William James

William James

Overview
This article is about the American psychologist and philosopher. For other people named William James see William James (disambiguation)
William James (disambiguation)
William James was a pioneering American psychologist and philosopher.William James may also refer to:*William James , MP for Kent* W. Frank James , U.S. Representative from Michigan...


William James (January 11, 1842 – August 26, 1910) was a pioneering American psychologist
Psychology
Psychology is the study of the mind and behavior. Its immediate goal is to understand individuals and groups by both establishing general principles and researching specific cases. For many, the ultimate goal of psychology is to benefit society...

 and philosopher
American philosophy
American philosophy is the philosophical activity or output of Americans, both within the United States and abroad. The Internet Encyclopedia of Philosophy notes that while American philosophy lacks a "core of defining features, American Philosophy can nevertheless be seen as both reflecting and...

 who was trained as a physician
Physician
A physician is a health care provider who practices the profession of medicine, which is concerned with promoting, maintaining or restoring human health through the study, diagnosis, and treatment of disease, injury and other physical and mental impairments...

. He wrote influential books on the young science of psychology, educational psychology
Educational psychology
Educational psychology is the study of how humans learn in educational settings, the effectiveness of educational interventions, the psychology of teaching, and the social psychology of schools as organizations. Educational psychology is concerned with how students learn and develop, often focusing...

, psychology of religious
Religion
Religion is a collection of cultural systems, belief systems, and worldviews that establishes symbols that relate humanity to spirituality and, sometimes, to moral values. Many religions have narratives, symbols, traditions and sacred histories that are intended to give meaning to life or to...

 experience and mysticism
Mysticism
Mysticism is the knowledge of, and especially the personal experience of, states of consciousness, i.e. levels of being, beyond normal human perception, including experience and even communion with a supreme being.-Classical origins:...

, and on the philosophy of pragmatism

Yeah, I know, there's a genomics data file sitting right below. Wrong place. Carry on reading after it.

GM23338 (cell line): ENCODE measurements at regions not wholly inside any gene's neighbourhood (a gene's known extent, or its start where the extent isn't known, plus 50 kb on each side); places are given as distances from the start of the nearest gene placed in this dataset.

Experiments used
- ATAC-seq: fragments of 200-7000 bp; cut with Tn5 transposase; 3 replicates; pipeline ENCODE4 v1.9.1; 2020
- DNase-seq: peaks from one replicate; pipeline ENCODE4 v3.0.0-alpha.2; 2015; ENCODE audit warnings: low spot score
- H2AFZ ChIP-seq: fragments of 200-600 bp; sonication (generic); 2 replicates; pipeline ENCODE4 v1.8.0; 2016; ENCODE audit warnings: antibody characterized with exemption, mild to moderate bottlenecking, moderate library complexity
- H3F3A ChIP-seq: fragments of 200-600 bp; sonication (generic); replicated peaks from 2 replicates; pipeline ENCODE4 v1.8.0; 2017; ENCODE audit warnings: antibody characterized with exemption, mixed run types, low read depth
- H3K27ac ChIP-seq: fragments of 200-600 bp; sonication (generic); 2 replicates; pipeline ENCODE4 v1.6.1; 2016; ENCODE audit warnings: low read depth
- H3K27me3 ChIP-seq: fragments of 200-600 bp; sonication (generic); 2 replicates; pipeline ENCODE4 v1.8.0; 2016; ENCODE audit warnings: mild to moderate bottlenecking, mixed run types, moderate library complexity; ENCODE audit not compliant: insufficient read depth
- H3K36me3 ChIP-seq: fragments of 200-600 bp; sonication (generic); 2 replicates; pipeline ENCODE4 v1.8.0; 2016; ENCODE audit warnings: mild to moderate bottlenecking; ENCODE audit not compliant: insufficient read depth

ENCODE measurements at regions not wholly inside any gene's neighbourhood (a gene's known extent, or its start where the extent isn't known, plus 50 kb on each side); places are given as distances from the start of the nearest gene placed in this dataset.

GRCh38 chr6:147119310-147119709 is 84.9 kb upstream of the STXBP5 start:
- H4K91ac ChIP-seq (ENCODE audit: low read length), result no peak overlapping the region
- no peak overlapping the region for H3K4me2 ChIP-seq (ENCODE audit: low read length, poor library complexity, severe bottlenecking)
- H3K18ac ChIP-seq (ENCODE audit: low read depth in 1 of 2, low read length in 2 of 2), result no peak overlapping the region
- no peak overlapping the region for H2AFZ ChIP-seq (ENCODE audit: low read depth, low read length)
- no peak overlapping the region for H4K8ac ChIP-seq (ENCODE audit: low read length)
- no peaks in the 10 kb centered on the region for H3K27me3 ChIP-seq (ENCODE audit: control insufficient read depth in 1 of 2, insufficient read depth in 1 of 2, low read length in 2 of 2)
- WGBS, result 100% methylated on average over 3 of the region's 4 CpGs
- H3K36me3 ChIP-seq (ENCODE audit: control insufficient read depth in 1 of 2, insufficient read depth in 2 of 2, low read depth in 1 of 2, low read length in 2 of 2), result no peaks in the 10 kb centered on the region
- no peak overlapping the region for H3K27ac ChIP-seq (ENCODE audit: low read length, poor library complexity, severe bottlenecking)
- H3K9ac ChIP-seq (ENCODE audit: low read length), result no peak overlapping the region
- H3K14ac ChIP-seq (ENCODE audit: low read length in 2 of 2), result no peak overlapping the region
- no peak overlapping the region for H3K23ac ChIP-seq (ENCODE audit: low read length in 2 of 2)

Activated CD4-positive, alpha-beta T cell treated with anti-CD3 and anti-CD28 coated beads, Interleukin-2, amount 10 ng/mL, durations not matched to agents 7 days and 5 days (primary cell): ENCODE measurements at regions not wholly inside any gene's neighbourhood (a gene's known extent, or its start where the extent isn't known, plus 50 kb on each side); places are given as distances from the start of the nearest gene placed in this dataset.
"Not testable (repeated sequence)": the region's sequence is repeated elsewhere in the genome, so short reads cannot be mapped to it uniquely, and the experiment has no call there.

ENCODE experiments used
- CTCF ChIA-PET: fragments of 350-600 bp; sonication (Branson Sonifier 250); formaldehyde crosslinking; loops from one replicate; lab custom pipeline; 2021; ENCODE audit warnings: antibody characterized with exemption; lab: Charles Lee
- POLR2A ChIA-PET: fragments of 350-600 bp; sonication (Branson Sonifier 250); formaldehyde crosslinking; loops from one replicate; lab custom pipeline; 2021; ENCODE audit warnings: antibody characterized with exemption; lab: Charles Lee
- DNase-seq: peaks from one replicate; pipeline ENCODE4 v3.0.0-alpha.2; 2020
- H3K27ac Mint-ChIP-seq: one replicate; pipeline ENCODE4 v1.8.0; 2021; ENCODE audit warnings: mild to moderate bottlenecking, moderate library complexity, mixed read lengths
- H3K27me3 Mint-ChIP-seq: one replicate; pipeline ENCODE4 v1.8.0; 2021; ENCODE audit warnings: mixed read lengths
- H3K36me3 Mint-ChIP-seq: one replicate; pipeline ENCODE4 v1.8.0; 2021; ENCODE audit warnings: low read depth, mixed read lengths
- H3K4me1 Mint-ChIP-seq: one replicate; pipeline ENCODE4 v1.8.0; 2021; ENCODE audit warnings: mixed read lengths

Pragmatism
Pragmatism is a philosophical tradition centered on the linking of practice and theory. It describes a process where theory is extracted from practice, and applied back to practice to form what is called intelligent practice...

.
Discussion
Ask a question about 'William James'
Start a new discussion about 'William James'
Answer questions from other users
Full Discussion Forum
 
Quotations

The most any one can do is to confess as candidly as he can the grounds for the faith that is in him, and leave his example to work on others as it may.

"The Dilemma of Determinism" (1884)

Wherever you are it is your own friends who make your world.

As quoted in The Thought and Character of William James (1899) by Ralph Barton Perry, Vol. II, ch. 91

Tell him to live by yes and no — yes to everything good, no to everything bad.

As quoted in The Thought and Character of William James (1899) by Ralph Barton Perry, Vol. II, ch. 91

Every way of classifying a thing is but a way of handling it for some particular purpose.

Encyclopedia
This article is about the American psychologist and philosopher. For other people named William James see William James (disambiguation)
William James (disambiguation)
William James was a pioneering American psychologist and philosopher.William James may also refer to:*William James , MP for Kent* W. Frank James , U.S. Representative from Michigan...


William James (January 11, 1842 – August 26, 1910) was a pioneering American psychologist
Psychology
Psychology is the study of the mind and behavior. Its immediate goal is to understand individuals and groups by both establishing general principles and researching specific cases. For many, the ultimate goal of psychology is to benefit society...

 and philosopher
American philosophy
American philosophy is the philosophical activity or output of Americans, both within the United States and abroad. The Internet Encyclopedia of Philosophy notes that while American philosophy lacks a "core of defining features, American Philosophy can nevertheless be seen as both reflecting and...

 who was trained as a physician
Physician
A physician is a health care provider who practices the profession of medicine, which is concerned with promoting, maintaining or restoring human health through the study, diagnosis, and treatment of disease, injury and other physical and mental impairments...

. He wrote influential books on the young science of psychology, educational psychology
Educational psychology
Educational psychology is the study of how humans learn in educational settings, the effectiveness of educational interventions, the psychology of teaching, and the social psychology of schools as organizations. Educational psychology is concerned with how students learn and develop, often focusing...

, psychology of religious
Religion
Religion is a collection of cultural systems, belief systems, and worldviews that establishes symbols that relate humanity to spirituality and, sometimes, to moral values. Many religions have narratives, symbols, traditions and sacred histories that are intended to give meaning to life or to...

 experience and mysticism
Mysticism
Mysticism is the knowledge of, and especially the personal experience of, states of consciousness, i.e. levels of being, beyond normal human perception, including experience and even communion with a supreme being.-Classical origins:...

, and on the philosophy of pragmatism
Pragmatism